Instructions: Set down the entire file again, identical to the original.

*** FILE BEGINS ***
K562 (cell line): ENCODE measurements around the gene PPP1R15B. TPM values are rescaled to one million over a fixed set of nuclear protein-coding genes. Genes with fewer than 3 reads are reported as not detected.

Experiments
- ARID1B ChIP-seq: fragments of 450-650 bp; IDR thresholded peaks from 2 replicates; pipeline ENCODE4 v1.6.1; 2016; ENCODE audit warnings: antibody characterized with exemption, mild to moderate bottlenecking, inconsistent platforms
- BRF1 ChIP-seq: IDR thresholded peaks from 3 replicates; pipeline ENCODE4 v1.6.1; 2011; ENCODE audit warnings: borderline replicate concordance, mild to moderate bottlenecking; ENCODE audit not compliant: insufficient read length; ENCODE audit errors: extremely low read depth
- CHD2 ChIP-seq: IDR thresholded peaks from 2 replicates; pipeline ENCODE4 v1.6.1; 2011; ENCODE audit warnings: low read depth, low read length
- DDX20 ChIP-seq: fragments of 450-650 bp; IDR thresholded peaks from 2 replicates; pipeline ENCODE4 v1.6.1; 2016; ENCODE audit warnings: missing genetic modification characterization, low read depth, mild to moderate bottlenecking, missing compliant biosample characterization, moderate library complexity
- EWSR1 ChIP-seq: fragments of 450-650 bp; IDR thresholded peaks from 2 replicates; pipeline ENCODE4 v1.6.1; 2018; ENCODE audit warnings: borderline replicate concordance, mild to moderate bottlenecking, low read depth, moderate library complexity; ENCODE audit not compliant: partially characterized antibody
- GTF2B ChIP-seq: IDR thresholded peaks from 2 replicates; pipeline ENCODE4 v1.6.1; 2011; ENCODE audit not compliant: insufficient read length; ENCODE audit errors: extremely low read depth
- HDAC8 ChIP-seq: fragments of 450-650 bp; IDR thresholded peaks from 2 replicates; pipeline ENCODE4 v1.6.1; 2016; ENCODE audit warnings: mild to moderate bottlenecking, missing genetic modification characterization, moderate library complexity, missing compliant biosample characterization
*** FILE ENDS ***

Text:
K562 (cell line): ENCODE measurements around the gene PPP1R15B. TPM values are rescaled to one million over a fixed set of nuclear protein-coding genes. Genes with fewer than 3 reads are reported as not detected.

Experiments
- ARID1B ChIP-seq: fragments of 450-650 bp; IDR thresholded peaks from 2 replicates; pipeline ENCODE4 v1.6.1; 2016; ENCODE audit warnings: antibody characterized with exemption, mild to moderate bottlenecking, inconsistent platforms
- BRF1 ChIP-seq: IDR thresholded peaks from 3 replicates; pipeline ENCODE4 v1.6.1; 2011; ENCODE audit warnings: borderline replicate concordance, mild to moderate bottlenecking; ENCODE audit not compliant: insufficient read length; ENCODE audit errors: extremely low read depth
- CHD2 ChIP-seq: IDR thresholded peaks from 2 replicates; pipeline ENCODE4 v1.6.1; 2011; ENCODE audit warnings: low read depth, low read length
- DDX20 ChIP-seq: fragments of 450-650 bp; IDR thresholded peaks from 2 replicates; pipeline ENCODE4 v1.6.1; 2016; ENCODE audit warnings: missing genetic modification characterization, low read depth, mild to moderate bottlenecking, missing compliant biosample characterization, moderate library complexity
- EWSR1 ChIP-seq: fragments of 450-650 bp; IDR thresholded peaks from 2 replicates; pipeline ENCODE4 v1.6.1; 2018; ENCODE audit warnings: borderline replicate concordance, mild to moderate bottlenecking, low read depth, moderate library complexity; ENCODE audit not compliant: partially characterized antibody
- GTF2B ChIP-seq: IDR thresholded peaks from 2 replicates; pipeline ENCODE4 v1.6.1; 2011; ENCODE audit not compliant: insufficient read length; ENCODE audit errors: extremely low read depth
- HDAC8 ChIP-seq: fragments of 450-650 bp; IDR thresholded peaks from 2 replicates; pipeline ENCODE4 v1.6.1; 2016; ENCODE audit warnings: mild to moderate bottlenecking, missing genetic modification characterization, moderate library complexity, missing compliant biosample characterization